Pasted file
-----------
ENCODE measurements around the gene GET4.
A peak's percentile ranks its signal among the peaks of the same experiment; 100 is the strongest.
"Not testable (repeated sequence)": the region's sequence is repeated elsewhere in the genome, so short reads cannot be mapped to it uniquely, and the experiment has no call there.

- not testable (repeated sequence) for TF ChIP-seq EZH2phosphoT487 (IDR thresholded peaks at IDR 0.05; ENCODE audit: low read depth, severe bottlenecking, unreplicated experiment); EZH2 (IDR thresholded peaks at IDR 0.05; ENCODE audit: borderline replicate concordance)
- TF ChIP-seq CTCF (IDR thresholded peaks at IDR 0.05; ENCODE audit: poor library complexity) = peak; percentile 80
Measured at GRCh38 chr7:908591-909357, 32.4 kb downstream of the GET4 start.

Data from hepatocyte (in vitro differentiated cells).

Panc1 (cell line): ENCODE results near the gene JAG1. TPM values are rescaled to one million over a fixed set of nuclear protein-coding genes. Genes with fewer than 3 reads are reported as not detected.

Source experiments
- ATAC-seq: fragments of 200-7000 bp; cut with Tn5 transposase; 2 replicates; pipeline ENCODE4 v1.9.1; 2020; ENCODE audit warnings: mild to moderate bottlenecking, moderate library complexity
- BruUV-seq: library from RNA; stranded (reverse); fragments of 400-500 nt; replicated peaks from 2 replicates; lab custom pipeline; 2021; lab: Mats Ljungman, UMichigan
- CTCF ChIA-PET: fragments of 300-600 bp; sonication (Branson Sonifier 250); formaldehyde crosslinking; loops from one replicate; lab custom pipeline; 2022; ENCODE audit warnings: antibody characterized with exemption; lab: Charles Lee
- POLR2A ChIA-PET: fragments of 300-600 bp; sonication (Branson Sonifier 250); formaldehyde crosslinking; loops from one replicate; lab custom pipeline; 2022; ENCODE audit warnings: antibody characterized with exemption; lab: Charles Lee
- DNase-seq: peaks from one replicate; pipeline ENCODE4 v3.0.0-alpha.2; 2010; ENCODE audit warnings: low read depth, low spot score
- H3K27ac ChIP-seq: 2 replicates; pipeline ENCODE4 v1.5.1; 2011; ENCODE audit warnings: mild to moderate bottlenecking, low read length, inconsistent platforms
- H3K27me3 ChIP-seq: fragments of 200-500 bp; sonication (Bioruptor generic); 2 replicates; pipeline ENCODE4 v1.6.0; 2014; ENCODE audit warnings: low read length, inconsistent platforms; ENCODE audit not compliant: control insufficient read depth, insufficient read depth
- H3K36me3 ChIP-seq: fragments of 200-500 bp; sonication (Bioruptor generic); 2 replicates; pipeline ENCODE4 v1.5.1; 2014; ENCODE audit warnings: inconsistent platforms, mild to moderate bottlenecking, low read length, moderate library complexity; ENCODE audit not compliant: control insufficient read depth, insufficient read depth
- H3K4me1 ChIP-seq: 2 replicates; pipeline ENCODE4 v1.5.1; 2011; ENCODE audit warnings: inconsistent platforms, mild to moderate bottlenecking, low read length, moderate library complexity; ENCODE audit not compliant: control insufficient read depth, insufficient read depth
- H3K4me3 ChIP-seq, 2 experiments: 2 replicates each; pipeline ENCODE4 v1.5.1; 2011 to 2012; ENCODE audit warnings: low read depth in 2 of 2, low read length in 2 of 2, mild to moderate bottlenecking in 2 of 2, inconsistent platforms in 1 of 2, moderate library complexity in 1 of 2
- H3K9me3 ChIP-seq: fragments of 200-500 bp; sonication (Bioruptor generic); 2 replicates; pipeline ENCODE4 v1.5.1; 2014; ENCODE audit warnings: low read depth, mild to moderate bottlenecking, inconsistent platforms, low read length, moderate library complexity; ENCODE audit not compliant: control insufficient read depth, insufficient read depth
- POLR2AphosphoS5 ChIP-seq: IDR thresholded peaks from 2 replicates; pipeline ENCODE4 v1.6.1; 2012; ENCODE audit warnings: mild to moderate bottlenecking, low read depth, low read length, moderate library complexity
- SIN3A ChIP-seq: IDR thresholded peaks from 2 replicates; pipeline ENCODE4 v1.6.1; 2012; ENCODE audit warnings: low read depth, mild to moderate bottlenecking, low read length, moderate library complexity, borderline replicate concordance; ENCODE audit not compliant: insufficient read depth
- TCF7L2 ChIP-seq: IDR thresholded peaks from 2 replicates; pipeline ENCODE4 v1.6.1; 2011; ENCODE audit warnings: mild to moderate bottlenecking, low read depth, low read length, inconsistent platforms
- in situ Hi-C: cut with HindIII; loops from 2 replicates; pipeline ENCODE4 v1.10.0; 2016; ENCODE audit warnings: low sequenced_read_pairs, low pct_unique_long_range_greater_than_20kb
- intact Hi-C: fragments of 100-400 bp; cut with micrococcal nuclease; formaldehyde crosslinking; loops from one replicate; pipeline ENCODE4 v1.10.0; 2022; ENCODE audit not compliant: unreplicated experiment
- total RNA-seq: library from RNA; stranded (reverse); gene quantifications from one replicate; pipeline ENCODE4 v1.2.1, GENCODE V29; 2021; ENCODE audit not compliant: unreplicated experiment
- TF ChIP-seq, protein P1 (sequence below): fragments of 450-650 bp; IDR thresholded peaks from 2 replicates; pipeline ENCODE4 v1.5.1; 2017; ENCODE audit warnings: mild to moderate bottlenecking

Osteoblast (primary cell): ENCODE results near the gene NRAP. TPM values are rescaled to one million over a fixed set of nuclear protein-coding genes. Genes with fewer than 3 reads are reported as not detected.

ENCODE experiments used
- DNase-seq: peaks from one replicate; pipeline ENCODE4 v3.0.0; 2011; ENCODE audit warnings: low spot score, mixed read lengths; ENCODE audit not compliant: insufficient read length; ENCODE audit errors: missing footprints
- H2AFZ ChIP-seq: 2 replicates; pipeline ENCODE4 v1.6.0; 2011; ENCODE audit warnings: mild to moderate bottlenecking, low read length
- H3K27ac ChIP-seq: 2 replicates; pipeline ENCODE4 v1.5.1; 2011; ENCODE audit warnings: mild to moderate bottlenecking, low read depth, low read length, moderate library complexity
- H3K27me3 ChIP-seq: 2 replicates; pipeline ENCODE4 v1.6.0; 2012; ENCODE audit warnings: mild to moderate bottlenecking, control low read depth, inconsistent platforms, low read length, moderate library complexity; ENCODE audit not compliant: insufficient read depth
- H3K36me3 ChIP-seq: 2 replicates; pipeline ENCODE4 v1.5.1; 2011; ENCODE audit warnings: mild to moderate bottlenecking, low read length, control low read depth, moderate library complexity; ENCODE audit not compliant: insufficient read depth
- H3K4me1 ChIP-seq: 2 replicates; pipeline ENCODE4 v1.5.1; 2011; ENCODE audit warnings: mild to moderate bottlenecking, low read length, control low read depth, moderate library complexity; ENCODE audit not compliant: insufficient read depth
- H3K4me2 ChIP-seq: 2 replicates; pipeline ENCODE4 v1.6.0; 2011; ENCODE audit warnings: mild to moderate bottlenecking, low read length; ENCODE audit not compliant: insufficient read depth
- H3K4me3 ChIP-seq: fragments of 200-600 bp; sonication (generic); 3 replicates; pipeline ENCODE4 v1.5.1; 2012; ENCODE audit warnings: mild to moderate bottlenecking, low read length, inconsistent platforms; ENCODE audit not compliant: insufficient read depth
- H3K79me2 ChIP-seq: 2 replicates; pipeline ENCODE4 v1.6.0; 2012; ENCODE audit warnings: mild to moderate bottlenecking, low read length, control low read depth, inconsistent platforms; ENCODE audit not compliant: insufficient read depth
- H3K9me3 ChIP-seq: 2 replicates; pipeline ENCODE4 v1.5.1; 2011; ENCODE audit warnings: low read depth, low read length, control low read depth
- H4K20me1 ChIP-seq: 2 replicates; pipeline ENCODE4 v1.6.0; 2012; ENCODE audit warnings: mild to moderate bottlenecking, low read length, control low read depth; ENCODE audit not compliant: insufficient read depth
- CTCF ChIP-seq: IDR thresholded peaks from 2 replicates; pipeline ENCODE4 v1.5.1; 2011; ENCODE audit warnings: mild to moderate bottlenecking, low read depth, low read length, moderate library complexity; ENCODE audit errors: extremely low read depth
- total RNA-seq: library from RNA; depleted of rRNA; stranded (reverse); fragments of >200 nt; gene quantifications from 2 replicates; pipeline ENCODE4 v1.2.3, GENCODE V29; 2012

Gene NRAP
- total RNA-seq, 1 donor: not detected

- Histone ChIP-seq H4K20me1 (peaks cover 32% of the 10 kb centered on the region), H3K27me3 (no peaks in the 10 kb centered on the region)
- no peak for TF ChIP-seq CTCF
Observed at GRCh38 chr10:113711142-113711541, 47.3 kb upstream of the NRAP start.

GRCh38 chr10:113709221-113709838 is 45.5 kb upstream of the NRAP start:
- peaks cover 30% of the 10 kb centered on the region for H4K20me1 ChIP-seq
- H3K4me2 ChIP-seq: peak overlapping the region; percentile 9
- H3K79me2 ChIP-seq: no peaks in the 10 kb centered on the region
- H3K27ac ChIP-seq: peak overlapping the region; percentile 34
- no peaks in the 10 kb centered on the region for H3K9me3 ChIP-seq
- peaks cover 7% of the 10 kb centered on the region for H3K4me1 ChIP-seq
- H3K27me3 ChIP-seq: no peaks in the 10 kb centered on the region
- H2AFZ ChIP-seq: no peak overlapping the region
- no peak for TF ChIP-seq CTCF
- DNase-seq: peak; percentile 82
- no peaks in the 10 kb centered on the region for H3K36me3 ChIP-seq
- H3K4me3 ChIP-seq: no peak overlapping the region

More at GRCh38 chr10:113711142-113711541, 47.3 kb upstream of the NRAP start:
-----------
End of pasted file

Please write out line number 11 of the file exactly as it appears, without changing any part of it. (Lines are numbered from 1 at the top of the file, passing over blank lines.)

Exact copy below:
- BruUV-seq: library from RNA; stranded (reverse); fragments of 400-500 nt; replicated peaks from 2 replicates; lab custom pipeline; 2021; lab: Mats Ljungman, UMichigan